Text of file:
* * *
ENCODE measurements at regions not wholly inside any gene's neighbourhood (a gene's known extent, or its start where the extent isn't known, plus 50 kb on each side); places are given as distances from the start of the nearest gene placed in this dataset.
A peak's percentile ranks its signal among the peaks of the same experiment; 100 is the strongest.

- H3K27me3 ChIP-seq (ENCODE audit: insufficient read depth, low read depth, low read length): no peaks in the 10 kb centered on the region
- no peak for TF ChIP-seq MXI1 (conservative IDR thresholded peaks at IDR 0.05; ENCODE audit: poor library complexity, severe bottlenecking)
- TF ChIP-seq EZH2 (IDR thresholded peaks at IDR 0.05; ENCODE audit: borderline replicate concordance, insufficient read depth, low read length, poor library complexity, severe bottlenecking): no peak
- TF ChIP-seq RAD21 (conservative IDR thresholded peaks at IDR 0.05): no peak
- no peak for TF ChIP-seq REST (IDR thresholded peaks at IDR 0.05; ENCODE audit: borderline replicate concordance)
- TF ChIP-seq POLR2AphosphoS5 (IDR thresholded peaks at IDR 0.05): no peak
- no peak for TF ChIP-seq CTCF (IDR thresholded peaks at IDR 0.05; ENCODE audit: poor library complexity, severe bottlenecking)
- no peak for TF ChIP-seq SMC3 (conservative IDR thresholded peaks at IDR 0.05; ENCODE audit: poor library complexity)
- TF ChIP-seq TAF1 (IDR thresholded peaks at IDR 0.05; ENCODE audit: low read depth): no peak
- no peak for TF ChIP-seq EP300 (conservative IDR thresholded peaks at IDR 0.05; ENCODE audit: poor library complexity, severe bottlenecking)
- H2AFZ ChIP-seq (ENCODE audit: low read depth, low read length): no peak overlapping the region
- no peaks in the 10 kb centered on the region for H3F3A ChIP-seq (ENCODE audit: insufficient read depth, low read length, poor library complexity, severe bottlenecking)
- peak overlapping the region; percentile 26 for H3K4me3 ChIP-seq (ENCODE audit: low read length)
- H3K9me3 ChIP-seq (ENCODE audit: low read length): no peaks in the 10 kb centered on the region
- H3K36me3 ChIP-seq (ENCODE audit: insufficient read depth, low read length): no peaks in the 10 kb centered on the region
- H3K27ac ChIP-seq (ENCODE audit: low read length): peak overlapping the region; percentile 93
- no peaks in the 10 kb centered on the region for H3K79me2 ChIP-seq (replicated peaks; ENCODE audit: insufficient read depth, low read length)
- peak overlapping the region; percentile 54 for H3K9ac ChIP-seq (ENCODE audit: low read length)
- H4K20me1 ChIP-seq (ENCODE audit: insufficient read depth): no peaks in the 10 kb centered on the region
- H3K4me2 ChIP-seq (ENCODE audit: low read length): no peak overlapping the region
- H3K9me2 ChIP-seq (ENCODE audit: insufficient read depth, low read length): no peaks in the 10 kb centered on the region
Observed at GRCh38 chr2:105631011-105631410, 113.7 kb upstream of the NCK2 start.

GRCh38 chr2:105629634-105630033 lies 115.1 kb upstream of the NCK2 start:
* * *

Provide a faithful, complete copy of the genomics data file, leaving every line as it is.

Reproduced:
ENCODE measurements at regions not wholly inside any gene's neighbourhood (a gene's known extent, or its start where the extent isn't known, plus 50 kb on each side); places are given as distances from the start of the nearest gene placed in this dataset.
A peak's percentile ranks its signal among the peaks of the same experiment; 100 is the strongest.

- H3K27me3 ChIP-seq (ENCODE audit: insufficient read depth, low read depth, low read length): no peaks in the 10 kb centered on the region
- no peak for TF ChIP-seq MXI1 (conservative IDR thresholded peaks at IDR 0.05; ENCODE audit: poor library complexity, severe bottlenecking)
- TF ChIP-seq EZH2 (IDR thresholded peaks at IDR 0.05; ENCODE audit: borderline replicate concordance, insufficient read depth, low read length, poor library complexity, severe bottlenecking): no peak
- TF ChIP-seq RAD21 (conservative IDR thresholded peaks at IDR 0.05): no peak
- no peak for TF ChIP-seq REST (IDR thresholded peaks at IDR 0.05; ENCODE audit: borderline replicate concordance)
- TF ChIP-seq POLR2AphosphoS5 (IDR thresholded peaks at IDR 0.05): no peak
- no peak for TF ChIP-seq CTCF (IDR thresholded peaks at IDR 0.05; ENCODE audit: poor library complexity, severe bottlenecking)
- no peak for TF ChIP-seq SMC3 (conservative IDR thresholded peaks at IDR 0.05; ENCODE audit: poor library complexity)
- TF ChIP-seq TAF1 (IDR thresholded peaks at IDR 0.05; ENCODE audit: low read depth): no peak
- no peak for TF ChIP-seq EP300 (conservative IDR thresholded peaks at IDR 0.05; ENCODE audit: poor library complexity, severe bottlenecking)
- H2AFZ ChIP-seq (ENCODE audit: low read depth, low read length): no peak overlapping the region
- no peaks in the 10 kb centered on the region for H3F3A ChIP-seq (ENCODE audit: insufficient read depth, low read length, poor library complexity, severe bottlenecking)
- peak overlapping the region; percentile 26 for H3K4me3 ChIP-seq (ENCODE audit: low read length)
- H3K9me3 ChIP-seq (ENCODE audit: low read length): no peaks in the 10 kb centered on the region
- H3K36me3 ChIP-seq (ENCODE audit: insufficient read depth, low read length): no peaks in the 10 kb centered on the region
- H3K27ac ChIP-seq (ENCODE audit: low read length): peak overlapping the region; percentile 93
- no peaks in the 10 kb centered on the region for H3K79me2 ChIP-seq (replicated peaks; ENCODE audit: insufficient read depth, low read length)
- peak overlapping the region; percentile 54 for H3K9ac ChIP-seq (ENCODE audit: low read length)
- H4K20me1 ChIP-seq (ENCODE audit: insufficient read depth): no peaks in the 10 kb centered on the region
- H3K4me2 ChIP-seq (ENCODE audit: low read length): no peak overlapping the region
- H3K9me2 ChIP-seq (ENCODE audit: insufficient read depth, low read length): no peaks in the 10 kb centered on the region
Observed at GRCh38 chr2:105631011-105631410, 113.7 kb upstream of the NCK2 start.

GRCh38 chr2:105629634-105630033 lies 115.1 kb upstream of the NCK2 start: